LTV Union effort to find buyer continues
LTV began shutting down the coke plant Saturday, meaning the plant has little time left.
By PETER H. MILLIKEN
VINDICATOR STAFF WRITER
WARREN -- Despite LTV's plan to shut down the Warren coke plant this week, a union leader isn't willing to give up hope.
"We are still fighting to keep it open. There are a number of avenues that we are pursuing. Until that flame goes out up there, we're going to be doing everything we can to keep that coke plant open," said Mike Rubicz, president of United Steelworkers of America Local 1375, which represents the coke plant workers.
Management of the bankrupt LTV has ordered the shutdown for lack of a buyer and steps are being taken to prepare for that, with the gas to be turned off as early as Wednesday, said Bill Prejsnar, president of the union's coke plant unit.
Mark Tomasch, an LTV spokesman, said shutdown procedures began Saturday and would take a few days.
He said no other company has stepped forward with an offer to buy the plant.
The union had thought Friday that the life of the Warren plant would be extended for 28 days because some of the 10 bidders for LTV's Cleveland blast furnace had said they'd be interested in a coke supply from the Warren plant if they bought the blast furnace, Prejsnar said.
"Nobody knows who's going to get it, so nobody's going to step forward for our product right now,'' he explained.
Cool down: "If we turn the gas off Wednesday, the battery will start its cool-down process and probably by Friday, it will not be able to be restarted," because damage to the plant will be extensive, said Bob Thompson, the union's coke plant unit secretary.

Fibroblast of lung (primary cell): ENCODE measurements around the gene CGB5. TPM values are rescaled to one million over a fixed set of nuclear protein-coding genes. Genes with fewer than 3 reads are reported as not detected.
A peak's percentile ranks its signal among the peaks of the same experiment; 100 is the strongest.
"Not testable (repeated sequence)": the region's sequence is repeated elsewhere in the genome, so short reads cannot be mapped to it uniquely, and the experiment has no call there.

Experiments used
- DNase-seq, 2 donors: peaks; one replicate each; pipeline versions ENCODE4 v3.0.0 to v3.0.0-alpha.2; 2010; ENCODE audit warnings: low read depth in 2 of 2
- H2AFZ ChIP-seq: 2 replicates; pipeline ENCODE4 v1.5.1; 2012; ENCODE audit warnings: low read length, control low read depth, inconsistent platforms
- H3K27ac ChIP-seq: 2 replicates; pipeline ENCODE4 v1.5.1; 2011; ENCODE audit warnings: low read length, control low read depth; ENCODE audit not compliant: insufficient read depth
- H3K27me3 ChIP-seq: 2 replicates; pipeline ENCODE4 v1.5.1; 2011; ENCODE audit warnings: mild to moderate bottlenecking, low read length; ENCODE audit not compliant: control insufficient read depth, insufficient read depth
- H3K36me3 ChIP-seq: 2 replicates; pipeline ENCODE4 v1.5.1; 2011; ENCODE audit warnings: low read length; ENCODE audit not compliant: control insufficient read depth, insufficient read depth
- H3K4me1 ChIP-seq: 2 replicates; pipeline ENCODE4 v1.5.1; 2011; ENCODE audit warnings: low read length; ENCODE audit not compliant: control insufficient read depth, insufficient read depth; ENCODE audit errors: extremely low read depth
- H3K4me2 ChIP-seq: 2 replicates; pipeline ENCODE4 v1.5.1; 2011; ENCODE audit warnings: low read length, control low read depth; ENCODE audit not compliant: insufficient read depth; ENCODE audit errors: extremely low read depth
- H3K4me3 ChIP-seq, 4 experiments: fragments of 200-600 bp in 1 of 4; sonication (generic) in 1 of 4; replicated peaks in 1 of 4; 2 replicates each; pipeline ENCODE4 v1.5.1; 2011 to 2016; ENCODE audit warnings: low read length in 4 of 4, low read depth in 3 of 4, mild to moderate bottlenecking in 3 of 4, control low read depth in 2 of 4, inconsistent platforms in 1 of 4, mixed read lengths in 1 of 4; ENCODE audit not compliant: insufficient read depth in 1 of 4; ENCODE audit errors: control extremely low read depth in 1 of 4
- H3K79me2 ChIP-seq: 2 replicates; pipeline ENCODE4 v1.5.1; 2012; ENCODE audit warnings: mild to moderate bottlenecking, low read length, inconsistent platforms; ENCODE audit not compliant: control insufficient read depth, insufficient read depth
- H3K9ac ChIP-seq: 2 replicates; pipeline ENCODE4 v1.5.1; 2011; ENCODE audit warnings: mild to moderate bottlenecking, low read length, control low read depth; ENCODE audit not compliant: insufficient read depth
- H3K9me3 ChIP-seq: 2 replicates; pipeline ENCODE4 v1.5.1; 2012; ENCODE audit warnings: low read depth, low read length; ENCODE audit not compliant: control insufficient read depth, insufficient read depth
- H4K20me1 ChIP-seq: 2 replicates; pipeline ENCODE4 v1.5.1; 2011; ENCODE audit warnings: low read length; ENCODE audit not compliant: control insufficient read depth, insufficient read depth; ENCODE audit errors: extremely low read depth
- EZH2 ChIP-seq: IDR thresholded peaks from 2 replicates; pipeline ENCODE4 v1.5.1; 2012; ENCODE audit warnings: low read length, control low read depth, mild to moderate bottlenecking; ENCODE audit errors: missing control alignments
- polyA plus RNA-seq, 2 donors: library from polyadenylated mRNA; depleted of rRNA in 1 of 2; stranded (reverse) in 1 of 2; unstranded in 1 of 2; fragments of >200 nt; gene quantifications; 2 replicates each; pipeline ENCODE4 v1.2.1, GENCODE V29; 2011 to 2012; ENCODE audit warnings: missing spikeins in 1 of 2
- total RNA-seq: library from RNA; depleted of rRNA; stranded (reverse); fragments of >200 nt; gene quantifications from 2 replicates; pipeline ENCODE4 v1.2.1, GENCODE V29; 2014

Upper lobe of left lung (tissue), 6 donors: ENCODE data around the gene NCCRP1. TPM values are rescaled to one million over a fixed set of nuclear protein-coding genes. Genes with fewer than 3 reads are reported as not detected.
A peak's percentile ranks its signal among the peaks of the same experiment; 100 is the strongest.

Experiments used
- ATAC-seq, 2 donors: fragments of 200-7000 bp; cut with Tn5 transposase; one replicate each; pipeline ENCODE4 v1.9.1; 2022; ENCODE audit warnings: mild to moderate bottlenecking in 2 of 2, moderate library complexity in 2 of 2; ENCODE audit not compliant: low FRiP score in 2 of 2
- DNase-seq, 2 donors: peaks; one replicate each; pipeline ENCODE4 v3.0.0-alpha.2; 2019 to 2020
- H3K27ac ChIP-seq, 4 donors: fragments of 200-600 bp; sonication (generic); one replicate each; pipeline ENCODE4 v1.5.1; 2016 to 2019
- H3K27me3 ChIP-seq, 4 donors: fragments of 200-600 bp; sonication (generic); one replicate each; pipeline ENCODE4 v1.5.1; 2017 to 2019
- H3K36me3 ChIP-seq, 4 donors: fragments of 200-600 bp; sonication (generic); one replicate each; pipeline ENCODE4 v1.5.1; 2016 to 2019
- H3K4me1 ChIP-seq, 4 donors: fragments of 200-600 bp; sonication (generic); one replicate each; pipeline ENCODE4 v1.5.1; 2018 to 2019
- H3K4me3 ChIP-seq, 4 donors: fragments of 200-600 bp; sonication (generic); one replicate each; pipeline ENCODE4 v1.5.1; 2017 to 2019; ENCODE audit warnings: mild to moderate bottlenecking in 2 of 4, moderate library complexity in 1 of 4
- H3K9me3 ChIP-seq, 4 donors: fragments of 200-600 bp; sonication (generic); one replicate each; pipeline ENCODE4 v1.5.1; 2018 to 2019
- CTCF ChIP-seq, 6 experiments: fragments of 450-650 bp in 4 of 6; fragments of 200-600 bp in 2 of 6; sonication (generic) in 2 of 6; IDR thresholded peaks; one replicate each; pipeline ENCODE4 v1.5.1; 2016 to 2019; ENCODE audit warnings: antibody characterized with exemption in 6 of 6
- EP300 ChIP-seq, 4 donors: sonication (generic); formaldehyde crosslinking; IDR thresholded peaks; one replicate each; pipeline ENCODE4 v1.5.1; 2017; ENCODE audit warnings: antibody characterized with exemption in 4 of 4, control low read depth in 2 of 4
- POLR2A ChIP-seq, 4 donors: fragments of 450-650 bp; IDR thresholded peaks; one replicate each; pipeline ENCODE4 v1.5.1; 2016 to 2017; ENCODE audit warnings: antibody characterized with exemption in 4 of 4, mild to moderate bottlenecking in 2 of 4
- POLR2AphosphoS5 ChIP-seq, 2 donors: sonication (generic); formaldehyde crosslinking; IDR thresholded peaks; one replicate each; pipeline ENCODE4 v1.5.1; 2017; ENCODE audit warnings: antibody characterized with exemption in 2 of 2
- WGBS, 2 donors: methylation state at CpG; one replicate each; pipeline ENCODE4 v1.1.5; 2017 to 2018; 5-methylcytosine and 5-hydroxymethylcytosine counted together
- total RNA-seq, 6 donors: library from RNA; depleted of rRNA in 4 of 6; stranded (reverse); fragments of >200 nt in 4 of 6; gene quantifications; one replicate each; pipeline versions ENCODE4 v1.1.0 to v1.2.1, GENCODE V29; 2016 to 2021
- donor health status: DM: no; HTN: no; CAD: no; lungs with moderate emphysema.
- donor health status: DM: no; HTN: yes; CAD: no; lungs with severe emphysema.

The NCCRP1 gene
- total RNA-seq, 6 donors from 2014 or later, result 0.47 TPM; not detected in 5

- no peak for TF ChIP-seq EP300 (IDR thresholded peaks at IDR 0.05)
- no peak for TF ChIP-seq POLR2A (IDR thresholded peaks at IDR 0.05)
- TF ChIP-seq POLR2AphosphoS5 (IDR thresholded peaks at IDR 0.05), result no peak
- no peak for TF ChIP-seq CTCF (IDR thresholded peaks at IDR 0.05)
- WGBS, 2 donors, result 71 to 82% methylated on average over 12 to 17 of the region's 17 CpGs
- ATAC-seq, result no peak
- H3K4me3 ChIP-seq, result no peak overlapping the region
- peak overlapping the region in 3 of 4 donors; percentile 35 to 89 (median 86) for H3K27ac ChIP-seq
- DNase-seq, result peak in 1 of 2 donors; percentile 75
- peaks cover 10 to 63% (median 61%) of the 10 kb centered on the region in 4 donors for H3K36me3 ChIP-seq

Some 30 union employees are still working at the plant, which previously employed 170 union members, Thompson said. The plant has been without production for about a month. It costs about $35,000 a day to "hot idle" the plant, he said.
Hot idle means the plant is shut down, but is kept warm and operational.
LTV had planned to cold idle the plant last Thursday, but Thompson said "an interested party" other than LTV paid for the continued hot-idling.
Negotiating: A potential customer was negotiating to buy coal that LTV would turn into coke for that customer this month, he said. Those negotiations hit a snag because of uncertainty about liability insurance for workers compensation, Thompson said.
"They're still talking. We're still hopeful. The union's gotten involved with it today. We're talking to local and state politicians to see if there's anything that we can do to break this logjam,'' Thompson said.
Earlier, Tonawanda Coke Corp., of Tonawanda, N.Y., offered to buy the plant for $1, but Tonawanda couldn't get a customer to buy the amount of coke Tonawanda had expected.
Judge William Bodoh of U.S. Bankruptcy Court in Youngstown gave LTV the authority to sell the plant to Tonawanda.
Outlook: Except for a 12-day hot-idling in 1988 for a major gas line repair, the plant has been in continuous operation since July 1979, Thompson said, adding that the plant would be capable of another 20 years of trouble-free operation. Thompson said he understood the gas was being turned off Monday evening at LTV's Chicago coke plant.